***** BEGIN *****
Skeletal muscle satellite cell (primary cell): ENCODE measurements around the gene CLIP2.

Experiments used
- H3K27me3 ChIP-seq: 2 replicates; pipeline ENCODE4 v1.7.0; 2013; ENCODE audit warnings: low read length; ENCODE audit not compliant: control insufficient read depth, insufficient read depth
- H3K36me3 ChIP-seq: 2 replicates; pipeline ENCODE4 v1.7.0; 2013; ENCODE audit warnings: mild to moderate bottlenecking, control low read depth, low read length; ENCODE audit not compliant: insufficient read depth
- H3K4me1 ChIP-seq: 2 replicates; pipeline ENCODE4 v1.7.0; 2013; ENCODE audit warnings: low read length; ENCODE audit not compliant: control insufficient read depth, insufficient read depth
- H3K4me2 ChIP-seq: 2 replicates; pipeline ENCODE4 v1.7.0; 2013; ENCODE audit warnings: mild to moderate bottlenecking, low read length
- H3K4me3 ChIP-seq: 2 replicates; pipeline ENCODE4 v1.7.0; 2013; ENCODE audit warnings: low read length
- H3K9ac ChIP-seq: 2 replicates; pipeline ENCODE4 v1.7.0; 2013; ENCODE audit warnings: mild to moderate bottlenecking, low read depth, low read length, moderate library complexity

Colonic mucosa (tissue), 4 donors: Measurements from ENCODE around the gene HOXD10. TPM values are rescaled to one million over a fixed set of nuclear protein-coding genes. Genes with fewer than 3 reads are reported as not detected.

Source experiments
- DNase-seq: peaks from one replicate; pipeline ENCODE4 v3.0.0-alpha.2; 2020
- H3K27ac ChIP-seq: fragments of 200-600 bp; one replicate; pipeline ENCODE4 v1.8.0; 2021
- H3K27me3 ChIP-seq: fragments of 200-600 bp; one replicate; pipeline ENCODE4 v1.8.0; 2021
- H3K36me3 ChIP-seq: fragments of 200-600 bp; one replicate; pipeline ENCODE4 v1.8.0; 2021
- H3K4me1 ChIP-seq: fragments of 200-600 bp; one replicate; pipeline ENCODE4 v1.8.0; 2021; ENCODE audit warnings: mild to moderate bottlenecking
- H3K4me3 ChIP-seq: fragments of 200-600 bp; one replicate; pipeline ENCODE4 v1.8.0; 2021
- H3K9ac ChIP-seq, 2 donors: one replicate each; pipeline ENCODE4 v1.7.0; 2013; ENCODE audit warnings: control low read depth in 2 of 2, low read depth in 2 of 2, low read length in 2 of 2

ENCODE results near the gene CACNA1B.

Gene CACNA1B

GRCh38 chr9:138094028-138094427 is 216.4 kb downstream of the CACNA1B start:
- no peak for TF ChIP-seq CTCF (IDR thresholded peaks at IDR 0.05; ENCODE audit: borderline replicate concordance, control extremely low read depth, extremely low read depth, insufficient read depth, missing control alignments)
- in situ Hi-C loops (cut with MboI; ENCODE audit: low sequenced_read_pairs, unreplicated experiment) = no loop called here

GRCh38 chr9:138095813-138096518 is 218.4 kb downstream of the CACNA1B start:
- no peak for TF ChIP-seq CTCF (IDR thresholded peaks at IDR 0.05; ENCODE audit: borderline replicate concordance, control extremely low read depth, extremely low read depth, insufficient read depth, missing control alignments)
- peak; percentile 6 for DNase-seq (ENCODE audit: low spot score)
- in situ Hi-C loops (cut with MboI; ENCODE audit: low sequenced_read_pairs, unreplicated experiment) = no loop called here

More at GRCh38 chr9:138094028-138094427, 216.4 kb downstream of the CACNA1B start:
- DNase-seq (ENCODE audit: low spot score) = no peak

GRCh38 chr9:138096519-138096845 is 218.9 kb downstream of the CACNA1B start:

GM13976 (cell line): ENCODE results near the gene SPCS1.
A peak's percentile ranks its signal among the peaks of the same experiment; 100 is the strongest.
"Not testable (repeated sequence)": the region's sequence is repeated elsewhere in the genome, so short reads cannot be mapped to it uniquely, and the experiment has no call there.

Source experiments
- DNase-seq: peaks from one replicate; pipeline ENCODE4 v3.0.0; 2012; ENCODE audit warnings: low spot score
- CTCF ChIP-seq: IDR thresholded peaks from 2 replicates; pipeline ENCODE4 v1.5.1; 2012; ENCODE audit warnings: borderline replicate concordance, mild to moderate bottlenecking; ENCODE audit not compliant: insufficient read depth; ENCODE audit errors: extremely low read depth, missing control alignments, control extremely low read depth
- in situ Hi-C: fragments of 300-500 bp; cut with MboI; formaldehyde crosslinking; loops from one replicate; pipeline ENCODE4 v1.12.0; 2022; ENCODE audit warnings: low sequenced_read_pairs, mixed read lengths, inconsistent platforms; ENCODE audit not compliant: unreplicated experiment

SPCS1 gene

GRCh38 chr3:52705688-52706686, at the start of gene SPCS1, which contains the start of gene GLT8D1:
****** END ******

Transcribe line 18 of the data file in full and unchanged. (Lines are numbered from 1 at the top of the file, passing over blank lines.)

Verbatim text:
ENCODE results near the gene CACNA1B.